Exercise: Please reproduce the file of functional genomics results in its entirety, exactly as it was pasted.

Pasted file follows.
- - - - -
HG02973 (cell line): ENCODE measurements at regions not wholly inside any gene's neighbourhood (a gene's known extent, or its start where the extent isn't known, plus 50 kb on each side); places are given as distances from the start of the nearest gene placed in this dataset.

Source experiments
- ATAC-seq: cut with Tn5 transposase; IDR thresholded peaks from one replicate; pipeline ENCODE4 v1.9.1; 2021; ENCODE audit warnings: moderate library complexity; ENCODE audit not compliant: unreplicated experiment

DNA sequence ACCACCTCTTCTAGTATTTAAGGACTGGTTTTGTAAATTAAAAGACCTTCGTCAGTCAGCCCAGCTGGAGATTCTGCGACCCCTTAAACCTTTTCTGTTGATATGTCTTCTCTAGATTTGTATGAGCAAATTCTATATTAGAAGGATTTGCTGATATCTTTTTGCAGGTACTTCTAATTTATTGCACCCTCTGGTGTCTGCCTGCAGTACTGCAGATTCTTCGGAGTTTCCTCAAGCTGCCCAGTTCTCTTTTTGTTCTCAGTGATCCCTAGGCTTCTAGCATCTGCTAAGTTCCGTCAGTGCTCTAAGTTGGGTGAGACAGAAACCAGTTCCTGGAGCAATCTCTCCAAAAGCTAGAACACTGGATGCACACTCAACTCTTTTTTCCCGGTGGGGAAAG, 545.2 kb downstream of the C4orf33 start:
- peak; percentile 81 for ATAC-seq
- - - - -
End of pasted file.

HG02973 (cell line): ENCODE measurements at regions not wholly inside any gene's neighbourhood (a gene's known extent, or its start where the extent isn't known, plus 50 kb on each side); places are given as distances from the start of the nearest gene placed in this dataset.

Source experiments
- ATAC-seq: cut with Tn5 transposase; IDR thresholded peaks from one replicate; pipeline ENCODE4 v1.9.1; 2021; ENCODE audit warnings: moderate library complexity; ENCODE audit not compliant: unreplicated experiment

DNA sequence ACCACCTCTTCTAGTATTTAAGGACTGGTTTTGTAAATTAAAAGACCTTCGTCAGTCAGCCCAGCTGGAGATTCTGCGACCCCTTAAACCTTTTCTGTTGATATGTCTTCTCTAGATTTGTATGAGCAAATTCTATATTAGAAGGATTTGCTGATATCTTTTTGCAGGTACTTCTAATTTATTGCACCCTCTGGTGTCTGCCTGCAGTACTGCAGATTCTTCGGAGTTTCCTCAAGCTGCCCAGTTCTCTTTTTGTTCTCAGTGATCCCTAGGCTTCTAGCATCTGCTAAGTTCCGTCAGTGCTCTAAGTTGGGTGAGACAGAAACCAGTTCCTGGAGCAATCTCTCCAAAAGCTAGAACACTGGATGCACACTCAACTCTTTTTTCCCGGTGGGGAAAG, 545.2 kb downstream of the C4orf33 start:
- peak; percentile 81 for ATAC-seq